By Chuck Ragan

The Illinois Supreme Court, in a split 4-3 decision, has resolved, for now, the question of when a claim accrues under the state’s Biometric Information Privacy Act (BIPA or the Act).  In its February 2023 decision, the court held that a separate claim accrues each time a private entity scans, or transmits, an individual’s biometric identifier, or information, in violation of the Act and not simply upon the first such instance.  Cothron v. White Castle System, Inc., 2023 WL 2052410 (Ill. Sup. Ct. February 17, 2023).[1] 

The determination of this question was pivotal for the case: If defendant had prevailed, the case would have been resolved on limitations grounds; with plaintiff prevailing, the case will continue and, as the dissent pointed out, the damages for the putative class of 9500 past and current employees could theoretically reach $17 billion.  The decision also has implications well beyond the instant case, as many employers now use biometrics for a variety of functions.  Indeed, at least six other actions were stayed pending a decision in the case.[2]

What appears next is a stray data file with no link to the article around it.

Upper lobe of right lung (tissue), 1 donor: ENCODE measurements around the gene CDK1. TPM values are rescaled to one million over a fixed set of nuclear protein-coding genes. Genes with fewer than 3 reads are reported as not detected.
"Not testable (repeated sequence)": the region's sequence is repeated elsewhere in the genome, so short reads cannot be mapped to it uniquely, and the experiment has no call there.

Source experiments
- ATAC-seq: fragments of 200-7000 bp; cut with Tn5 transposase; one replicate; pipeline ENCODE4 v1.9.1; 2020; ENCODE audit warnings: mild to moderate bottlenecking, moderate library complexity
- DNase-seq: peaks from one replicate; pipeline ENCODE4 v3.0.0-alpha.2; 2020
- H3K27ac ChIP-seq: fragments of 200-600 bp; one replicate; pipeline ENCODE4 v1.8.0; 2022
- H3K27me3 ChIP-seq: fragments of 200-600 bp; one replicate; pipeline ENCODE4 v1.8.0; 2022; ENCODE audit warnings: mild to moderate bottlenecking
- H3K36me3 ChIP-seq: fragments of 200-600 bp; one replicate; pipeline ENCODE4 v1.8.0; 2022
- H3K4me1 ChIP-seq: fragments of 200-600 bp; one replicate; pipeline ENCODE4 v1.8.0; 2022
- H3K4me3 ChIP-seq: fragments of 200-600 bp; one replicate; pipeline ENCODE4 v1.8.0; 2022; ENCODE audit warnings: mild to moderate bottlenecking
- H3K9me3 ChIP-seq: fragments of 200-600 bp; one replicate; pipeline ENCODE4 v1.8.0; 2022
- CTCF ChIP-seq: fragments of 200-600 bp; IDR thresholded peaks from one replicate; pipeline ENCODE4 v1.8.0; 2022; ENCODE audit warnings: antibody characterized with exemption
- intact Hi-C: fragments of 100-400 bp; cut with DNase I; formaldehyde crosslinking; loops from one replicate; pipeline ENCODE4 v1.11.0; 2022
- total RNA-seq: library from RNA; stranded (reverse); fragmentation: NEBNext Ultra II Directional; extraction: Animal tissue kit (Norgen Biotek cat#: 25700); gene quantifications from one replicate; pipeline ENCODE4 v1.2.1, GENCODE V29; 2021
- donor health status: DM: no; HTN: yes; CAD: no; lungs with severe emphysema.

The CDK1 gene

The decision comes hard on the heels of the same court’s decision in Tims v. Black Horse Carriers, Inc.,[3] which held that a single five-year statute of limitations applies for all BIPA private actions.  Thus, the Illinois law is now settled as to when a claim accrues and the period of time for which damages may be collected.

The Underlying Facts in Cothron Were Commonplace

The alleged violations of the BIPA stemmed from simple facts:  In 2004, shortly after plaintiff began to work at White Castle and four years before the enactment of the BIPA, White Castle instituted a system requiring employees as a condition of continued employment to scan their fingerprints to access pay stubs and company computers.  White Castle, according to the complaint in the matter, did not until October 2018 seek to obtain plaintiff’s consent to take the scan or transmit it to its vendor. 

Plaintiff filed suit in December 2018, alleging that White Castle violated the Act each time after the Act became effective that White Castle collected her biometric fingerprints and each time it disclosed them to its third-party vendor for verification.